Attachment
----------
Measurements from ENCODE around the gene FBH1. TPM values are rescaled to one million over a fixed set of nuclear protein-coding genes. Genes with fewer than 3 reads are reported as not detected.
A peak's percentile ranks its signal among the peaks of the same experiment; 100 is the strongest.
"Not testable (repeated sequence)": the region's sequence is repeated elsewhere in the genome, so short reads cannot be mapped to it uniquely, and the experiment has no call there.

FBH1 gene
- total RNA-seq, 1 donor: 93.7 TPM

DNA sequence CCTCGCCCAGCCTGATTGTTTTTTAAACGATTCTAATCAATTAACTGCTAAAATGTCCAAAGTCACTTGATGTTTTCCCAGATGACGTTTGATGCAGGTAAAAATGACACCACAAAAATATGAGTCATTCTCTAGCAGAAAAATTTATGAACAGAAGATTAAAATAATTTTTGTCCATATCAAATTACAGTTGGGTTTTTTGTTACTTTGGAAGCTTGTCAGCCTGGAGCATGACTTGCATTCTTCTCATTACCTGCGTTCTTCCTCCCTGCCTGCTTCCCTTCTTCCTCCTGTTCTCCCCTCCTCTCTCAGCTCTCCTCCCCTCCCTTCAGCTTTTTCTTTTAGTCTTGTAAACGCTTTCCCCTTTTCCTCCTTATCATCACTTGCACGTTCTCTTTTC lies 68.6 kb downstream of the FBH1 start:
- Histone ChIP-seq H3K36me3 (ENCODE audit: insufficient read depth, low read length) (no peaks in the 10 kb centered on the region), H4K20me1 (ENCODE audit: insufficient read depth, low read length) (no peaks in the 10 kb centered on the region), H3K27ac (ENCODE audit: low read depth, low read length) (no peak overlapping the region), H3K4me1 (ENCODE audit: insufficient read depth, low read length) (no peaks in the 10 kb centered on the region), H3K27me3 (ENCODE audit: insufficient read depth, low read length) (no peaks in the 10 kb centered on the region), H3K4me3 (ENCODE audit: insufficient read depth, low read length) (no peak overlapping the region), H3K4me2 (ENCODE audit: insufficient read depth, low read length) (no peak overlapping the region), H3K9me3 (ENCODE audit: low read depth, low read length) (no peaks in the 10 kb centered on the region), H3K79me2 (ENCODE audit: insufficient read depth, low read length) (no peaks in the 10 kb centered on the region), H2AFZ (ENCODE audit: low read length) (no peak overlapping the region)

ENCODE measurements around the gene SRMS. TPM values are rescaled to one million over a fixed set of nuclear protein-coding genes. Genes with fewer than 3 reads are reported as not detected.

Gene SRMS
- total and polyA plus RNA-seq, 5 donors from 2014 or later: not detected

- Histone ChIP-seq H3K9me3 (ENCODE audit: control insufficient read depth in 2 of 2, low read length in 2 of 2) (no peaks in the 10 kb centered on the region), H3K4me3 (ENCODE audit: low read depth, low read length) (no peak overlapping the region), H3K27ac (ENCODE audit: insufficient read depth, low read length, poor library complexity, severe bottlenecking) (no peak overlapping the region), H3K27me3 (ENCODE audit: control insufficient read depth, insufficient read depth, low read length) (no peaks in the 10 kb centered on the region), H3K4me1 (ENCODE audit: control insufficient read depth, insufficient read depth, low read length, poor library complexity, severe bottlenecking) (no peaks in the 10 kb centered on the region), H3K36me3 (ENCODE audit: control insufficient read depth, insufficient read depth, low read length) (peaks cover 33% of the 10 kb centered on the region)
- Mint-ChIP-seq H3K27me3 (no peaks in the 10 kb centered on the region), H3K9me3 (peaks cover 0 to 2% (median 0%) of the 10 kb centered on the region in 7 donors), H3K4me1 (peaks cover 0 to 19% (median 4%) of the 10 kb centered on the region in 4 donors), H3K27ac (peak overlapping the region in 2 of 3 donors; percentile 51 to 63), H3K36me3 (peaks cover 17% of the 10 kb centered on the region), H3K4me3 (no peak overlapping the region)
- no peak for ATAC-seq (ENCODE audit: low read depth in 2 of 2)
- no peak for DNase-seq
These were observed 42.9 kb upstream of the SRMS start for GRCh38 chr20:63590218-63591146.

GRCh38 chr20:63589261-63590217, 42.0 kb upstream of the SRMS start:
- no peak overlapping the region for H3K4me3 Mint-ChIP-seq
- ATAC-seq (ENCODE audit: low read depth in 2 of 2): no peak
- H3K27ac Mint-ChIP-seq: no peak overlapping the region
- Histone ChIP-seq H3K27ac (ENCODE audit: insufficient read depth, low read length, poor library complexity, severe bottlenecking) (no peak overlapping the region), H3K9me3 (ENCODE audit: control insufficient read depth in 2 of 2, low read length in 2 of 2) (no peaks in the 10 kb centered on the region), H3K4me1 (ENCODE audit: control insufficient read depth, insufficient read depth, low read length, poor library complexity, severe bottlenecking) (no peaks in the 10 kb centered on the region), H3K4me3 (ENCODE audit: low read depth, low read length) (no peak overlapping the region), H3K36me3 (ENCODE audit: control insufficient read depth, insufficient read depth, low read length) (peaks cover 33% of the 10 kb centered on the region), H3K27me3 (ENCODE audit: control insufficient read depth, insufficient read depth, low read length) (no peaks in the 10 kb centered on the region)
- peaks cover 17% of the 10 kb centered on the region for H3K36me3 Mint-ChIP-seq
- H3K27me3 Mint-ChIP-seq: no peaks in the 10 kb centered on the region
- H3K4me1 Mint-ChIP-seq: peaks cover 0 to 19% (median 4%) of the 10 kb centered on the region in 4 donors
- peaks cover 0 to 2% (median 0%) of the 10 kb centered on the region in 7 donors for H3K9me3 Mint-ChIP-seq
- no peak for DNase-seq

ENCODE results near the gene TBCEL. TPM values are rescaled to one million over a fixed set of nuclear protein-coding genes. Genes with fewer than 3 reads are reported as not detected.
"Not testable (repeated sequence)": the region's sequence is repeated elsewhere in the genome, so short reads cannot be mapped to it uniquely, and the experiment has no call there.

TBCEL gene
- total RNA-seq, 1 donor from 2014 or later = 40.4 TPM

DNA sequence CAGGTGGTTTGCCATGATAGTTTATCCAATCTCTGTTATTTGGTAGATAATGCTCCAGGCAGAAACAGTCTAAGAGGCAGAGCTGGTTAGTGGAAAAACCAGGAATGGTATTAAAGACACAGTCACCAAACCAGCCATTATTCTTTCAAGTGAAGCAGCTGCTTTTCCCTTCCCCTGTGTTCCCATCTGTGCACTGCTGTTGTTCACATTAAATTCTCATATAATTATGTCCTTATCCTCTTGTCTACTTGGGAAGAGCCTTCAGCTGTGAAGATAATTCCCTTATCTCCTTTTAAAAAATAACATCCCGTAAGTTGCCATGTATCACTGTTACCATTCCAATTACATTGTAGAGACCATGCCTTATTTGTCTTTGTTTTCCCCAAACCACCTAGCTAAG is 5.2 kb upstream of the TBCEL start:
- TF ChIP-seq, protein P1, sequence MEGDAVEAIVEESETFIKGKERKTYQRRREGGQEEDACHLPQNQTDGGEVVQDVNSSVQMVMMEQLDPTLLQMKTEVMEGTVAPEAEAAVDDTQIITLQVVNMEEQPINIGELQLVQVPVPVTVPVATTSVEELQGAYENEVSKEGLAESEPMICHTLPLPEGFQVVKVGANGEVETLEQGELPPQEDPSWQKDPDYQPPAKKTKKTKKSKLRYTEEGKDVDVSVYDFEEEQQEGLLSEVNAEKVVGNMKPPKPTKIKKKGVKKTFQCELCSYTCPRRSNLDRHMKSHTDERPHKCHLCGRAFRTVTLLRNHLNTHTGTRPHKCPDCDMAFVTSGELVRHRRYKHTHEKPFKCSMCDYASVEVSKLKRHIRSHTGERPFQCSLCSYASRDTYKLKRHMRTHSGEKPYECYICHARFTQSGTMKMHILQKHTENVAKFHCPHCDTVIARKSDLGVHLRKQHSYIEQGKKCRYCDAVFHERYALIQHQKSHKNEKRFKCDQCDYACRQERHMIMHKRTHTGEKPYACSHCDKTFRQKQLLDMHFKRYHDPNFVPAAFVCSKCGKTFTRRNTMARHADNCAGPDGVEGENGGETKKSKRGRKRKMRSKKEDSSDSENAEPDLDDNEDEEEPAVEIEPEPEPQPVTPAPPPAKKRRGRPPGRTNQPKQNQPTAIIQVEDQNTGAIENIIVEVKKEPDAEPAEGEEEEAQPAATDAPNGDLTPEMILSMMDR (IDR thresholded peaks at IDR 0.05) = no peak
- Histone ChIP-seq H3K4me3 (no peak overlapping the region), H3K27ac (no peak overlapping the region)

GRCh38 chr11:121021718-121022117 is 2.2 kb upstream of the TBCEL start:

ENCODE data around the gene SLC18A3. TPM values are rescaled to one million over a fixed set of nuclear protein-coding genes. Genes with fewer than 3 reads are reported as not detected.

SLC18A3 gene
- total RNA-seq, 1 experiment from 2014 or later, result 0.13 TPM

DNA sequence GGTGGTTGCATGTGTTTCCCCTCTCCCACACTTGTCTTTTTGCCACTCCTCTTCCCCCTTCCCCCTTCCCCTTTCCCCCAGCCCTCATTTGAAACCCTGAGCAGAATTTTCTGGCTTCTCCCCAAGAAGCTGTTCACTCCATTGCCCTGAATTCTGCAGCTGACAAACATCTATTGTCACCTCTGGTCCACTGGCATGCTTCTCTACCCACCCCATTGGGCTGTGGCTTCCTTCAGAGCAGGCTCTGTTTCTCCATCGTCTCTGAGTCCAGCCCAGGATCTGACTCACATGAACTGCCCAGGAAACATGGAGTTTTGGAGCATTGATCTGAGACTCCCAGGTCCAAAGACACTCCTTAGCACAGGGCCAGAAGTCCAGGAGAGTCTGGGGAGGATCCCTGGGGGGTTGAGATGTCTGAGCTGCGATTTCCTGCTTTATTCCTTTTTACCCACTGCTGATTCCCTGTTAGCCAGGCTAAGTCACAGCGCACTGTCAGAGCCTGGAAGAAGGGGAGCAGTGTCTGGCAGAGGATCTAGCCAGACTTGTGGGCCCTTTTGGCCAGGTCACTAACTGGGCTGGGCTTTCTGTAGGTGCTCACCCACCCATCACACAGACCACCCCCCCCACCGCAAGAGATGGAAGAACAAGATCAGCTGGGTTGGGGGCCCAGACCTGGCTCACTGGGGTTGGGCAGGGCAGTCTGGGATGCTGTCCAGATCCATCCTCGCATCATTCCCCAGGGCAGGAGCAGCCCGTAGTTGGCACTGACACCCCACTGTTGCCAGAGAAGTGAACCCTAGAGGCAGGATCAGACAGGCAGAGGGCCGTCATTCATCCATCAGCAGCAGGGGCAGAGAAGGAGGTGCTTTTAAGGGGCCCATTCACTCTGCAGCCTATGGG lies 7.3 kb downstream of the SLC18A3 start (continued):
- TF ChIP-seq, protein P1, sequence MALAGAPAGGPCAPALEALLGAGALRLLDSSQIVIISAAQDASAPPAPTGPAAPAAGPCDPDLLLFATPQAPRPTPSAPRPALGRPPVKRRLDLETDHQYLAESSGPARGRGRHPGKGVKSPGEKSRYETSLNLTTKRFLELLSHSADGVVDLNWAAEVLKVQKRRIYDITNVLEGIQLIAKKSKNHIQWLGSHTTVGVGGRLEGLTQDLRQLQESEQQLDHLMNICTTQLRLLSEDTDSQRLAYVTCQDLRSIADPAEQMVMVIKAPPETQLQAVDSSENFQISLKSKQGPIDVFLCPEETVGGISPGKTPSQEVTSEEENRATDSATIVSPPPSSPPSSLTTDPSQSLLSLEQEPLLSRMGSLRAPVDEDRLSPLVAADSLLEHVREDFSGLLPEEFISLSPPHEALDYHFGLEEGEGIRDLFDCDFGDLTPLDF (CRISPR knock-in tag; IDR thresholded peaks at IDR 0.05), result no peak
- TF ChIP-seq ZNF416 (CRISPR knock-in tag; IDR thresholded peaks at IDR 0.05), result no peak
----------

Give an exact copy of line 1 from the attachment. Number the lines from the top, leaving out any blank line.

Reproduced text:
Measurements from ENCODE around the gene FBH1. TPM values are rescaled to one million over a fixed set of nuclear protein-coding genes. Genes with fewer than 3 reads are reported as not detected.